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A Response to "What Should be Done for Those Who Have Been Left Behind?"by Owen Fiss.

Better Neighborhoods?

Robert Coles

Many of us know and admire the work of Owen Fiss, and are grateful for his brilliant, wide-ranging legal scholarship that is grounded in a mind comfortable with literature and unafraid to grapple with the serious social and political matters that bear down on us Americans, for all our nation’s might and wealth. As I read his essay, I was not surprised by the moral urgency that informs the question that serves as a title for what follows--here is one academic scholar who knows the oughts and noughts of constitutional law, yet dares address his readers with an aroused conscience, alert to the travails of fellow citizens who are having no easy time of it. Look at those left behind, we are urged, and try to imagine significant, if not drastic, remedial recourses for what has happened over the generations in our American cities, where (in some neighborhoods) many poor and vulnerable people live hard-pressed lives.

The gist of this article is its answer to the question posed at its onset--a learned and privileged citizen’s conviction that those who live in our urban ghettos be enabled (and thereby encouraged) to move out, lest they continue to be threatened by rampant social pathology, which is either explicitly mentioned or summoned by implication--as in references to "better neighborhoods" that are supposedly spared the errant, the fearful, the downright illegal and violent kind of life that the author hopes the African Americans who live in ghettos will have "left behind," as they journey elsewhere. This proposal--that our government convert a present status quo (the passivity of being left behind) to the activity of deliberate departure--will, in effect, be subsidized by millions of taxpayers.

I must say that I was concerned on several scores as I read this spirited exhortation on behalf of a bureaucratically assisted realignment of neighborhood populations across our contemporary urban scenes. We are asked to believe that the "better neighborhoods," the "receiving communities," are themselves without the problems that plague ghetto residents--common drug usage, willful gangs, a somewhat demoralized atmosphere. Some of us who work in the relatively well-to-do suburbs know all too well the serious difficulties to be found in those communities, though often certain aspects of psychological and moral pathology are kept under the table--the cheating and lying in big-deal schools, the widespread drug use, the bullying and intimidating by some youths of others, the drunken driving that proves fatal to those induced to go along (and alas, threatened if they don’t agree to say yes, to put themselves in those recklessly mis-used cars given by parents all too self-absorbed by the demands of their jobs, by the preoccupations of their "successful" lives). One asks for context, for a close scrutiny of what takes place in economically privileged neighborhoods, and also, for a willingness to think of the serious neighborhood misfortunes, afflictions, disorders, and even calamities that afflict relatively impoverished white urban neighborhoods, or those populated by Spanish-speaking people.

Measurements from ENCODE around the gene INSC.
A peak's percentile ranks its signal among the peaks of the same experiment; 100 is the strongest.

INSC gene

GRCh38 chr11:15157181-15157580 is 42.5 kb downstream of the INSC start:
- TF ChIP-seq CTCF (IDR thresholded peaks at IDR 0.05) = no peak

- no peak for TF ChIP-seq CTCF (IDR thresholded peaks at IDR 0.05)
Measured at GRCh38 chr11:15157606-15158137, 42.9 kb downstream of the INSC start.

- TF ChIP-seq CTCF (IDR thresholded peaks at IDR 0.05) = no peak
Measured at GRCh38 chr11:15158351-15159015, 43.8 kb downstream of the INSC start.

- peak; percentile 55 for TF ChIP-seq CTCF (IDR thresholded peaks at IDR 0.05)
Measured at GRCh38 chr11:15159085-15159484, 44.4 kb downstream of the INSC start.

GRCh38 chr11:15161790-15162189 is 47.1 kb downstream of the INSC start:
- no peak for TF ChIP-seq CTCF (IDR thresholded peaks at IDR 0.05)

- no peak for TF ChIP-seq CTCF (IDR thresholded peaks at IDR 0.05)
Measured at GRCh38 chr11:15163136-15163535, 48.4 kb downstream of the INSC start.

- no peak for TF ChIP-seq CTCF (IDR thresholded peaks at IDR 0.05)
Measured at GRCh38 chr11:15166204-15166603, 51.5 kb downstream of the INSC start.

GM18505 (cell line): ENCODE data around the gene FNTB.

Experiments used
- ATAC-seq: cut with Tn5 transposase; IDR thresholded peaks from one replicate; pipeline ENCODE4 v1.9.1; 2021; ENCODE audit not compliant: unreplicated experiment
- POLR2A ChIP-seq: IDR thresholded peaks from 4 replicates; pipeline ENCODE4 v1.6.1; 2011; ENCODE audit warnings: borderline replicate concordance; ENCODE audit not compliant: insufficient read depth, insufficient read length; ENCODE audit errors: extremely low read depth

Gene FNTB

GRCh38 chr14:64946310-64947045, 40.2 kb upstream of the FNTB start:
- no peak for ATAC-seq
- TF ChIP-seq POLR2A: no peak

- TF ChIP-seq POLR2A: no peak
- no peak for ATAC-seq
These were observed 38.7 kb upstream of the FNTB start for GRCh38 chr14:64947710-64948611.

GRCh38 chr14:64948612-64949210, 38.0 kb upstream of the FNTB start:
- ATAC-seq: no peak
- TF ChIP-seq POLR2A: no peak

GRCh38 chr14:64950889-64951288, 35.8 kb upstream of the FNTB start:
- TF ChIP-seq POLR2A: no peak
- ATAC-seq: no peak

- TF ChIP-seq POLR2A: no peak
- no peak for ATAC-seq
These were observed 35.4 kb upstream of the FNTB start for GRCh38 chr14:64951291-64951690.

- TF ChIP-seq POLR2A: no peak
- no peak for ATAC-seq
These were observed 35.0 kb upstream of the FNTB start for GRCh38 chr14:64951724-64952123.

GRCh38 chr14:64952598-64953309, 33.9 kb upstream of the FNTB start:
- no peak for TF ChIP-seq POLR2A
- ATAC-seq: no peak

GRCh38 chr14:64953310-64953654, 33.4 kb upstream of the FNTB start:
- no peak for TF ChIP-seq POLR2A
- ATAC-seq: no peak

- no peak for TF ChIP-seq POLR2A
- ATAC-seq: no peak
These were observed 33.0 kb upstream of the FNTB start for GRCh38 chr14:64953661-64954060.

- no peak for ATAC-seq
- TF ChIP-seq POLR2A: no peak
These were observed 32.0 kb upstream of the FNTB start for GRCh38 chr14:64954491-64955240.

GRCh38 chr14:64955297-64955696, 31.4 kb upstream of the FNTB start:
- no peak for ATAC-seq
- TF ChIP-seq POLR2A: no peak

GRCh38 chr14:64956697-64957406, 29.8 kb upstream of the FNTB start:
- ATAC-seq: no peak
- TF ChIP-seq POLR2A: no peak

I could take Owen Fiss to streets in Boston where gangs prey upon people down on their luck, where drugs are almost everywhere available, where a climate of futility, and even despair, is to be found, where some residents wish they could get out, though some stand fast and firmly live out a sincere loyalty to a given section of the city--and where, I suspect (in South Boston, say, or Chelsea, or parts of the North End or the South End) the lure of Quincy, of Everett and Marblehead, goes unnoticed, as well as the ever-present seductions of gentrification. (Talk about "better neighborhoods" that some working-class people, black and white alike, have no interest in joining!)

Speaking of the movement Fiss proposes, with his unfortunate talk of "tearing down" and "breaking up" certain ghetto neighborhoods, I have tape recorded another kind of plea for migratory possibility, albeit a distinctly qualified one, that ultimately leaves the matter of departure moot--spoken by an African American father as he contemplated the arrival of well-to-do white people not far from Roxbury streets that draw close to the South End: "They’re all dressed up and they are always trying to be fancy, and it’s antique this, and antique that, and I worry that they are not interested in families--they are interested in themselves, in showing themselves off. That is not what I want my kids to see--I wish I could get us out of here, but hell, we were born here, my wife and I, and now our [four] children and us will stay and do our own showing off: we’ll teach our kids what we believe is right and good, and we’ll encourage them to act like good, God-fearing folks. It’s nice to cut and run, but it’s nice to dig in hard and long--to keep remembering that you stood up for who you are, and for what you think really matters in this life that the good Lord has leant you to keep."

Robert Coles is a child psychiatrist and James Agee Professor of Social Ethics at Harvard University.

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Originally published in the Summer 2000 issue of Boston Review



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